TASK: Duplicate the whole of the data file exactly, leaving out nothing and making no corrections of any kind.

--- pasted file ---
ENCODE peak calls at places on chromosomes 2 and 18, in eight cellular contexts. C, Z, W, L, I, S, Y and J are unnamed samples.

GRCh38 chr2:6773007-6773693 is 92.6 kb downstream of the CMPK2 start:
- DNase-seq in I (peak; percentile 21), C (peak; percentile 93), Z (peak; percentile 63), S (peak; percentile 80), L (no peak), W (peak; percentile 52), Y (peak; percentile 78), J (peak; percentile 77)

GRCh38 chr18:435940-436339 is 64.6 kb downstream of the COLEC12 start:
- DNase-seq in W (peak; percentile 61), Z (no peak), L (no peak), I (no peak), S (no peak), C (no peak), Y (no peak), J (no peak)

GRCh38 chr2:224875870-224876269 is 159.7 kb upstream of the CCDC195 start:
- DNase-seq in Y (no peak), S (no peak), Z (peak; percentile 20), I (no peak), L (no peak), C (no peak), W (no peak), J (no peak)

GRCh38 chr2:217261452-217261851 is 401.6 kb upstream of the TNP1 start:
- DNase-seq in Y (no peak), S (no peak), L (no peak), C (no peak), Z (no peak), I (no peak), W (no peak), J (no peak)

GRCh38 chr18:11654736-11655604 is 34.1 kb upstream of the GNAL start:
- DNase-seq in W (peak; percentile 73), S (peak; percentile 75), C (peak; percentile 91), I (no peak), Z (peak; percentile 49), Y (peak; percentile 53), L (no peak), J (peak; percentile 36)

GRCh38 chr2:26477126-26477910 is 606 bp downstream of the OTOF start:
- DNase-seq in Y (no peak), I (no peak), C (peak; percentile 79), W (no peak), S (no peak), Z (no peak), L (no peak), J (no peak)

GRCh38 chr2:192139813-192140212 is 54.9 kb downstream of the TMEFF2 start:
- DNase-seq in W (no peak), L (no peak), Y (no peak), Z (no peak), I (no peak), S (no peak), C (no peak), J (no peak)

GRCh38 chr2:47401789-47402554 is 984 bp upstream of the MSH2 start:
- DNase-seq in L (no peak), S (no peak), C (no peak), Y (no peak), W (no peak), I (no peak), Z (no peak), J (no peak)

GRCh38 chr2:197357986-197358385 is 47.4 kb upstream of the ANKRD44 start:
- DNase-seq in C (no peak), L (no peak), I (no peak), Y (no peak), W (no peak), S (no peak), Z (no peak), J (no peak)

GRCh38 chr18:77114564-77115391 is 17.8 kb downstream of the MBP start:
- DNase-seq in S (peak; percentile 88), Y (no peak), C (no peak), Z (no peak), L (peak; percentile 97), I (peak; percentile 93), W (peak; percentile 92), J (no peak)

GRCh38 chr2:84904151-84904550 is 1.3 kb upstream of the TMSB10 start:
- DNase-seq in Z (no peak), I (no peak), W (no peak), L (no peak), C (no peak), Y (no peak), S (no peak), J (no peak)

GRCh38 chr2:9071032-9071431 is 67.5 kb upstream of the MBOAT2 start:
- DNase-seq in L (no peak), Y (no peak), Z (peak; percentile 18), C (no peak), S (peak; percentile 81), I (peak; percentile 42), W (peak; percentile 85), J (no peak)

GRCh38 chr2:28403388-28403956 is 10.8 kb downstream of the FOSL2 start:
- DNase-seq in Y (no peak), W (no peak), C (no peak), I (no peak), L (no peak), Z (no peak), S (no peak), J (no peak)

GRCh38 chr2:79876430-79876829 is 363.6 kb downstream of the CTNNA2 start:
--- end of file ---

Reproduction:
ENCODE peak calls at places on chromosomes 2 and 18, in eight cellular contexts. C, Z, W, L, I, S, Y and J are unnamed samples.

GRCh38 chr2:6773007-6773693 is 92.6 kb downstream of the CMPK2 start:
- DNase-seq in I (peak; percentile 21), C (peak; percentile 93), Z (peak; percentile 63), S (peak; percentile 80), L (no peak), W (peak; percentile 52), Y (peak; percentile 78), J (peak; percentile 77)

GRCh38 chr18:435940-436339 is 64.6 kb downstream of the COLEC12 start:
- DNase-seq in W (peak; percentile 61), Z (no peak), L (no peak), I (no peak), S (no peak), C (no peak), Y (no peak), J (no peak)

GRCh38 chr2:224875870-224876269 is 159.7 kb upstream of the CCDC195 start:
- DNase-seq in Y (no peak), S (no peak), Z (peak; percentile 20), I (no peak), L (no peak), C (no peak), W (no peak), J (no peak)

GRCh38 chr2:217261452-217261851 is 401.6 kb upstream of the TNP1 start:
- DNase-seq in Y (no peak), S (no peak), L (no peak), C (no peak), Z (no peak), I (no peak), W (no peak), J (no peak)

GRCh38 chr18:11654736-11655604 is 34.1 kb upstream of the GNAL start:
- DNase-seq in W (peak; percentile 73), S (peak; percentile 75), C (peak; percentile 91), I (no peak), Z (peak; percentile 49), Y (peak; percentile 53), L (no peak), J (peak; percentile 36)

GRCh38 chr2:26477126-26477910 is 606 bp downstream of the OTOF start:
- DNase-seq in Y (no peak), I (no peak), C (peak; percentile 79), W (no peak), S (no peak), Z (no peak), L (no peak), J (no peak)

GRCh38 chr2:192139813-192140212 is 54.9 kb downstream of the TMEFF2 start:
- DNase-seq in W (no peak), L (no peak), Y (no peak), Z (no peak), I (no peak), S (no peak), C (no peak), J (no peak)

GRCh38 chr2:47401789-47402554 is 984 bp upstream of the MSH2 start:
- DNase-seq in L (no peak), S (no peak), C (no peak), Y (no peak), W (no peak), I (no peak), Z (no peak), J (no peak)

GRCh38 chr2:197357986-197358385 is 47.4 kb upstream of the ANKRD44 start:
- DNase-seq in C (no peak), L (no peak), I (no peak), Y (no peak), W (no peak), S (no peak), Z (no peak), J (no peak)

GRCh38 chr18:77114564-77115391 is 17.8 kb downstream of the MBP start:
- DNase-seq in S (peak; percentile 88), Y (no peak), C (no peak), Z (no peak), L (peak; percentile 97), I (peak; percentile 93), W (peak; percentile 92), J (no peak)

GRCh38 chr2:84904151-84904550 is 1.3 kb upstream of the TMSB10 start:
- DNase-seq in Z (no peak), I (no peak), W (no peak), L (no peak), C (no peak), Y (no peak), S (no peak), J (no peak)

GRCh38 chr2:9071032-9071431 is 67.5 kb upstream of the MBOAT2 start:
- DNase-seq in L (no peak), Y (no peak), Z (peak; percentile 18), C (no peak), S (peak; percentile 81), I (peak; percentile 42), W (peak; percentile 85), J (no peak)

GRCh38 chr2:28403388-28403956 is 10.8 kb downstream of the FOSL2 start:
- DNase-seq in Y (no peak), W (no peak), C (no peak), I (no peak), L (no peak), Z (no peak), S (no peak), J (no peak)

GRCh38 chr2:79876430-79876829 is 363.6 kb downstream of the CTNNA2 start: